I recently visited a good friend and we had some great talks – you know, those deep and meaningful ones where you can get all insightful with each other and not feel stupid. He said something that was so profound to me it has literally changed how I view any relationship I may have. It was, “You teach others how to treat you.”

*Drop the mic*.

That’s brilliant – and what I had been doing completely wrong for so long. Before my percentages discovery, I was searching for this elusive person to complete me, and in that quest invariably and inadvertently let him set the tone and just accepted it. If he didn’t text during the day, he was probably busy. If he didn’t offer to pick me up, he was probably just trying to be sensitive to my nervousness (which in one case extended to the ninth – and last – date.) If he seemed distracted, he had something obviously more important on his mind. If he liked sexting and I wasn’t down for it, it was because I’m too much of a prude. If he drank too much when we went out, he was just trying to have a good time. When I was away from my phone for an hour and saw seven missed calls, it was just because he missed me. When he didn’t understand why I couldn’t go out on a night I had my kid, I was obviously just too hung up on my own mom guilt. Whether a guy liked me or not, I found an excuse, telling myself that it was me – that I was the problem. I needed to not be so sensitive. I needed to be more open-minded. I should like him more. I should like him less. It was exhausting, and perhaps is one of the catalysts for this whole 75 percent thing.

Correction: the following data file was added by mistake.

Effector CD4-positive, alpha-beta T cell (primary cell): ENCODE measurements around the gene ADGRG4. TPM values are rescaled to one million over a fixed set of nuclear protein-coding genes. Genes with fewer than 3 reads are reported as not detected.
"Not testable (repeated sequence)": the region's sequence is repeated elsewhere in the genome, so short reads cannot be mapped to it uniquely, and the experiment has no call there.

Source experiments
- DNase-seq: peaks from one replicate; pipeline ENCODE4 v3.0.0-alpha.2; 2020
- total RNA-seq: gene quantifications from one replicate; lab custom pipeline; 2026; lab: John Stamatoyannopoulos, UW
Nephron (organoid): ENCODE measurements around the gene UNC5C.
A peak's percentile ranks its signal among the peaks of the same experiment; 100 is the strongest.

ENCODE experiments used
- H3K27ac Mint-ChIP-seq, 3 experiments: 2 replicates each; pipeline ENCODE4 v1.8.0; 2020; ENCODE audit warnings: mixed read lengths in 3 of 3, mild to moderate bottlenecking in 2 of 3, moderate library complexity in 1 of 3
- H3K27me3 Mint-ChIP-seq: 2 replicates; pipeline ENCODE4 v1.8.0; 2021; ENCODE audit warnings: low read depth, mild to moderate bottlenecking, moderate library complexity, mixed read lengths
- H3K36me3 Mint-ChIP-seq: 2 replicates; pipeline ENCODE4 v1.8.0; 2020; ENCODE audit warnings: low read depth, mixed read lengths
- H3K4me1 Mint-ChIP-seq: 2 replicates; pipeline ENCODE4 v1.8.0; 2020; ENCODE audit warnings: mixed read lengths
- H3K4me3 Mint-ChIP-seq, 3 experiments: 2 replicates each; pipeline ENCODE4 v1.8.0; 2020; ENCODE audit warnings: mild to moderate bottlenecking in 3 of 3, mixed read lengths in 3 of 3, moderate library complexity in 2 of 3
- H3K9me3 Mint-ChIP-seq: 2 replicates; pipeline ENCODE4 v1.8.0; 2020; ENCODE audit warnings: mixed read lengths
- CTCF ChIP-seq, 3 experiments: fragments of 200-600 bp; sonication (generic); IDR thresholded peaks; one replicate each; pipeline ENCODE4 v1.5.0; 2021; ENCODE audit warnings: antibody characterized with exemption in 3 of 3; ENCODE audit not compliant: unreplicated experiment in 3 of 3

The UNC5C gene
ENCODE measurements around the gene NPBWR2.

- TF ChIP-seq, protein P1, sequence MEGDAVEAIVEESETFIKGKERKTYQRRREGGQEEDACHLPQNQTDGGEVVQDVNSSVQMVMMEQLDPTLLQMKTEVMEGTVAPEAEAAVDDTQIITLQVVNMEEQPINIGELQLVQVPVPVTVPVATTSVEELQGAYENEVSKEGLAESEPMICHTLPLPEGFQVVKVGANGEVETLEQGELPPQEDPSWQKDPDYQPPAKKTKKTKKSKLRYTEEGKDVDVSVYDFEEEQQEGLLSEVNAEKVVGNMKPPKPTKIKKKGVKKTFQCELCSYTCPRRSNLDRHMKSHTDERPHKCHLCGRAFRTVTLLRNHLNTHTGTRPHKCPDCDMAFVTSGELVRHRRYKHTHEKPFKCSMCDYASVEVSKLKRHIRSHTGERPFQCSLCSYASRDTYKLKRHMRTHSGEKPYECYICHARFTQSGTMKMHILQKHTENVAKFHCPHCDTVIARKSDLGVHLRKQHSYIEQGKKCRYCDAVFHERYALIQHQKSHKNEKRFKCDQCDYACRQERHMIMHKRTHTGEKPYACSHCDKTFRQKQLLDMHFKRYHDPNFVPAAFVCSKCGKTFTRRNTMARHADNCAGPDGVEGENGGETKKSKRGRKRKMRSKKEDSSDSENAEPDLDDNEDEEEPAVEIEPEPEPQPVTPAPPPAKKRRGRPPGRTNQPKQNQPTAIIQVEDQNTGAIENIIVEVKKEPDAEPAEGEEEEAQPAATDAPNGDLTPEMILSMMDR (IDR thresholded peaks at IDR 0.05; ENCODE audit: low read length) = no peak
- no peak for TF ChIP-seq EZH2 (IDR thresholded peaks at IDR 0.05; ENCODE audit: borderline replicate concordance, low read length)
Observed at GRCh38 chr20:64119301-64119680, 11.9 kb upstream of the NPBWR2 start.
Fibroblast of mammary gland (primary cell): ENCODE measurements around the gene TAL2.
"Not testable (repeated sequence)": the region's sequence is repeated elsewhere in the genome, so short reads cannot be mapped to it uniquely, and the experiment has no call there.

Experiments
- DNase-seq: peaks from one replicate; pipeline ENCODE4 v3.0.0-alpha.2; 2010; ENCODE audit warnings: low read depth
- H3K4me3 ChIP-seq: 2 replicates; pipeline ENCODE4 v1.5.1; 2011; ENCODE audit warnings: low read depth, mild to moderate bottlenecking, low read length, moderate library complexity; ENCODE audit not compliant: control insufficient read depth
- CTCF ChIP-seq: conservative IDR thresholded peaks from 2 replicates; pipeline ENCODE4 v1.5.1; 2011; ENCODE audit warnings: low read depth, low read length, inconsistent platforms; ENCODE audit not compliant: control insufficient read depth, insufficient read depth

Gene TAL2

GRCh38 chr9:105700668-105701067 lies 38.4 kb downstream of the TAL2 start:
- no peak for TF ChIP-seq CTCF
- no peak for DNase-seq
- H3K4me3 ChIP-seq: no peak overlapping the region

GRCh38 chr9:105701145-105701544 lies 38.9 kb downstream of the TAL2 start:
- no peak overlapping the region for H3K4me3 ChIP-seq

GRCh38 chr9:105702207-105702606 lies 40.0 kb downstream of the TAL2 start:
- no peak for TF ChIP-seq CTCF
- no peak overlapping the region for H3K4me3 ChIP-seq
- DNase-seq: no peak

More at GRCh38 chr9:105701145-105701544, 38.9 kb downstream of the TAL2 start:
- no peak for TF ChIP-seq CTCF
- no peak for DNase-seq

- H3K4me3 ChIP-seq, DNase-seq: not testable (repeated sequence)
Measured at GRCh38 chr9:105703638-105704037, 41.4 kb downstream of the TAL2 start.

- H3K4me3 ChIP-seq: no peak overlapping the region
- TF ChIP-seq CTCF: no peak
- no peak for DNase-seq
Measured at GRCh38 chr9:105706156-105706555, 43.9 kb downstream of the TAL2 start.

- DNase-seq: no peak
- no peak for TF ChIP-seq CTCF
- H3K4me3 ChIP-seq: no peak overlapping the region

When I think about, “You teach others how to treat you”, I realize, I rarely did that in any of my past dating escapades, nor in my last long-term relationship. It was always me who felt like I had the problem because I couldn’t adapt to the other person’s vision of the relationship, or lack thereof. And aside from the fact that I completely own my end of relationship mistakes and issues, I think the big thing was that I was trying to even out my percentages - which isn't possible in most relationships, let alone any I'd have.